After a trip to Thailand over the Chinese New Year holiday, Dulwich College Suzhou parent Gloria R and her family returned to Suzhou on 3 February, where her children, like most of the Dulwich community, began the new semester with online learning. Despite the unusual circumstances, Gloria notes that the extra time she now has with her children, Edna in Year 10 and Eleanor in Year 12, allows her and her husband to further strengthen their relationship with them.
As part of our #DCIconnect series, which aims to connect and support parents through online learning, we’ve asked Gloria to share how her family has been managing their time:
What does a typical day look like for your family?
Our daughters start their weekday at 8:30am and end at about 4pm if there aren’t online interactions with their teachers scheduled later in the afternoon. Whenever weather permits and at their lunch break during the weekday my daughters will either take a stroll in our compound or play a short game of football or other games in our garden. We encourage them to get some sun and to get away from their computer. During the evening after dinner, we tell them to retire for the day from their work, and we either play cards or watch a movie together. On weekends, we take a longer stroll as a family after lunch. Once, we even bumped into Mr O'Connor, Headmaster of DCSZ!
How have you used this time to strengthen your relationships with your children?
We've been able to strengthen our relationships with our children through spending more time together (for example eating meals together) and participating in family activities like watching movies, playing games and taking walks. We participated in the Walk for Wuhan last Saturday 14th March (22,000 steps we did!). Communication with our children has always been very easy and natural, so through spending extra time we've been able to form a stronger bond.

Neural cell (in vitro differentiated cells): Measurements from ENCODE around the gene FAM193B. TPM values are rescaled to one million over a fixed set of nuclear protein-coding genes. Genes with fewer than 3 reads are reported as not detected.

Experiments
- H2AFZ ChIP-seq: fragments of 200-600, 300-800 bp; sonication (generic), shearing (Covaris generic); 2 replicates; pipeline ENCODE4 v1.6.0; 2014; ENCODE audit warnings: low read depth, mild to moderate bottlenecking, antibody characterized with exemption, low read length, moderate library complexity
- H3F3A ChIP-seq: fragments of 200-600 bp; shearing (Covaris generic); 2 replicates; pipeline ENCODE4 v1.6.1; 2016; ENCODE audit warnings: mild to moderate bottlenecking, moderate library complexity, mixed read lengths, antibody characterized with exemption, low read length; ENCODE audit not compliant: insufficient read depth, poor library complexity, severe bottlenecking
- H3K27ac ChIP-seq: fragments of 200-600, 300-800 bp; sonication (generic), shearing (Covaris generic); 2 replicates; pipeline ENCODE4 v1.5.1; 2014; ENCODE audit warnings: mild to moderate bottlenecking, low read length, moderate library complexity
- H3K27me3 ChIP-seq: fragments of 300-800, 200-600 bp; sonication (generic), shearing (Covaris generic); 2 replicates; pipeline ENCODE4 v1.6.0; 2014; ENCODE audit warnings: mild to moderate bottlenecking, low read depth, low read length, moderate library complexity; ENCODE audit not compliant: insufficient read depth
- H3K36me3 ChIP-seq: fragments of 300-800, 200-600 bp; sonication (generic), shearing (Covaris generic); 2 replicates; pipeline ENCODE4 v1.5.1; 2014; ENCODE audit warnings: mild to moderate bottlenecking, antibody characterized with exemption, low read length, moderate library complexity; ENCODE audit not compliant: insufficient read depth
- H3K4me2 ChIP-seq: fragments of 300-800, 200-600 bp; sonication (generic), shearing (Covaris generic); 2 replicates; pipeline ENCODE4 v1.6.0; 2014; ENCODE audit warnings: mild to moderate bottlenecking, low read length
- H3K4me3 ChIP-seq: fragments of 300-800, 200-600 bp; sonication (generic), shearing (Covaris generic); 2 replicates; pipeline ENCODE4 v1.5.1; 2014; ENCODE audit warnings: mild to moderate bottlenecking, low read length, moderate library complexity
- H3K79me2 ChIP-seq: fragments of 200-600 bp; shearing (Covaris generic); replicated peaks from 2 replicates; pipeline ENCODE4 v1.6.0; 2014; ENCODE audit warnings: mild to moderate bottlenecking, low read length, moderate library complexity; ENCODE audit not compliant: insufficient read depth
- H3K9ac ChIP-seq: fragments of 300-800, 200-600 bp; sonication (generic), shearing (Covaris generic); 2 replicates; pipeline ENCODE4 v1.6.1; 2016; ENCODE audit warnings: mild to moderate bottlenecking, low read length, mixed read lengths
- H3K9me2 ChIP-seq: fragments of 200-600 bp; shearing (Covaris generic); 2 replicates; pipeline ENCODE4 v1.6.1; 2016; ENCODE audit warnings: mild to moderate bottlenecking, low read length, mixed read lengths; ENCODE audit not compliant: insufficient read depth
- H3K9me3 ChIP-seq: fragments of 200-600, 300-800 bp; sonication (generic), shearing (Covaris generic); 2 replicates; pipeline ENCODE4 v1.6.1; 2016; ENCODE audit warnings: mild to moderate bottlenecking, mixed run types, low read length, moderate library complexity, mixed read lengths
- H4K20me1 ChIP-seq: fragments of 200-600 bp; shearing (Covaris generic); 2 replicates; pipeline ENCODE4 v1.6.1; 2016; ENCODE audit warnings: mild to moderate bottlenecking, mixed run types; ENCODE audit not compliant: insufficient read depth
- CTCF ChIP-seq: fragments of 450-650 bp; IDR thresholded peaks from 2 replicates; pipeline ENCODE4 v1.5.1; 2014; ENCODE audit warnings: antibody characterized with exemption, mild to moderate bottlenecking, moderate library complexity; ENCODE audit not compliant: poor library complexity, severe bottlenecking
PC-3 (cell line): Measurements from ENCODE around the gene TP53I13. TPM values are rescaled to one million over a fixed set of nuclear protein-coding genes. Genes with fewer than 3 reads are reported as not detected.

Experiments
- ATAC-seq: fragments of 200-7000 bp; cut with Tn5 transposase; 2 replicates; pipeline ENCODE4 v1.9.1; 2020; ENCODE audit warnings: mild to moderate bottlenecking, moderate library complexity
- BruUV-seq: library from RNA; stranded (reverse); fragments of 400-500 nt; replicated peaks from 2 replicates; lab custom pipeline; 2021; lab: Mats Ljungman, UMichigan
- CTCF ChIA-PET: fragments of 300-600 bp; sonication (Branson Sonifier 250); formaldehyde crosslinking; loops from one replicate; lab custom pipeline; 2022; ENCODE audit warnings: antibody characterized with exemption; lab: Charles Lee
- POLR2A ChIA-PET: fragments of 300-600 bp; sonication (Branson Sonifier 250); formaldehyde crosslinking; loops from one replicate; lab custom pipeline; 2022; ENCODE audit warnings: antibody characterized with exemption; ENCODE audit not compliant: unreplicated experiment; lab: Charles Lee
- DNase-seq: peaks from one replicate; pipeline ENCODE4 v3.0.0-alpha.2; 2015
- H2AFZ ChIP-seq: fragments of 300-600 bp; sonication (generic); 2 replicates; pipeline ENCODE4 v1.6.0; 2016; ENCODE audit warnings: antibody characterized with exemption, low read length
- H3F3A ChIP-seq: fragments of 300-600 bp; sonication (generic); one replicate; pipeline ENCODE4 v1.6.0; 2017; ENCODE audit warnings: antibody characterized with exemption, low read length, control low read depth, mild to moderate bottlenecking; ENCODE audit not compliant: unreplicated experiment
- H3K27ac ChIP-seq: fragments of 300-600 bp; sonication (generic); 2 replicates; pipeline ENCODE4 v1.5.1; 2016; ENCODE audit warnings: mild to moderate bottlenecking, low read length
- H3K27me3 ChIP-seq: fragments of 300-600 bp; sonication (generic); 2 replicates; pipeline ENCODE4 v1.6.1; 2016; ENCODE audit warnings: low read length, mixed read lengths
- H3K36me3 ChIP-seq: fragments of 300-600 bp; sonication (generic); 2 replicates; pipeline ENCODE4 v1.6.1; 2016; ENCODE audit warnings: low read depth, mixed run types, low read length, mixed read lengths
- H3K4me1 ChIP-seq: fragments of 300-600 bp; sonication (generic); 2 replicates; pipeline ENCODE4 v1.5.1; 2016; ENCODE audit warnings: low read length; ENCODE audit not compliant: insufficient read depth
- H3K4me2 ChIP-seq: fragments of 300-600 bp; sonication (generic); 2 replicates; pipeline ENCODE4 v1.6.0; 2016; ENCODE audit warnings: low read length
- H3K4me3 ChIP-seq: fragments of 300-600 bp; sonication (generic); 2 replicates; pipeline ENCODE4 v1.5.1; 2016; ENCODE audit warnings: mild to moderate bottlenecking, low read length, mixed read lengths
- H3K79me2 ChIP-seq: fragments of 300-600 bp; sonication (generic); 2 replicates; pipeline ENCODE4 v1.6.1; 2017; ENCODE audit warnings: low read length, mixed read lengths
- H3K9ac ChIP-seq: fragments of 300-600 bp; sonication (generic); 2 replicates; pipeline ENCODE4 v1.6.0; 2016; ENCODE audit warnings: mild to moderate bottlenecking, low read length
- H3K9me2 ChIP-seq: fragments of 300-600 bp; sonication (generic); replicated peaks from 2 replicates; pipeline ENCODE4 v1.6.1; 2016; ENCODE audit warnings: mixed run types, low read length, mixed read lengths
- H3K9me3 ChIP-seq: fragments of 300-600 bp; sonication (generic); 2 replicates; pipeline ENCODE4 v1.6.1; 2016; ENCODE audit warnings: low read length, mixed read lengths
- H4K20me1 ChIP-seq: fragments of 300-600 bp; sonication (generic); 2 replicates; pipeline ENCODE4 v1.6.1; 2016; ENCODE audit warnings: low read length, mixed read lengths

What topics of discussion or activities have been especially useful for bringing the family together?
For our family, topics like the contrast between millennial music and oldies music, stocks, current global issues (e.g. politics and global economy), entertainment and food have been particularly engaging. Besides watching movies, gardening, playing games and spring cleaning, we have also taught our daughters how to play mahjong - of course, no money or counting of points involved so not to teach them the gambling part of the game!
Have there been activities your family has engaged in that you wouldn’t otherwise have the time for?
My younger daughter who is in Year 10 has made use of this special time to search for pen-pals around the world, and she has actually found five new friends who share her interests (music and collecting stationery). She has written snail mail to them and eagerly awaits some in return. She has also made and painted some bookmarks to fill her time. My eldest daughter who is in Year 12 has used her time to look for law firms overseas to apply for an opportunity to shadow a lawyer over the summer; she has written and sent five applications so far.
How have you been able to keep up with friends and the broader Dulwich family?
Our family has stayed connected with friends and the community through video calls and texts and updating each other on the rapid ongoing changes of coronavirus regulations. As a parent rep I also stay connected with other college parents and discuss concerns and feedback with them; this way, we continue to feel connected as a college parent community.
How do you stay motivated and help your children stay motivated to keep up a positive outlook or make the best out of the situation?
We make sure to remind our children to be grateful that they're in a safe and nurturing environment during this pandemic. We also remind our children that we're very happy to spend more quality time with them - our eldest daughter will be graduating soon, and both our children's normal schedules are quite hectic with CCAs, music practice and homework.
For myself, I enjoy cooking for my family and friends, and in return, they enjoy eating my food. During this time, friends either pick up the food from my compound entrance or I deliver it to them as this is currently our only option.
Do you have friendly advice for other parents in the Dulwich community?
Try to make the most of this valuable time that you have with your children, try to encourage your children to exercise, and provide them with healthy food and lots of hugs.
If you are interested in sharing your story with the Dulwich community about how your family is managing the online learning period, please feel free to email: email@example.com.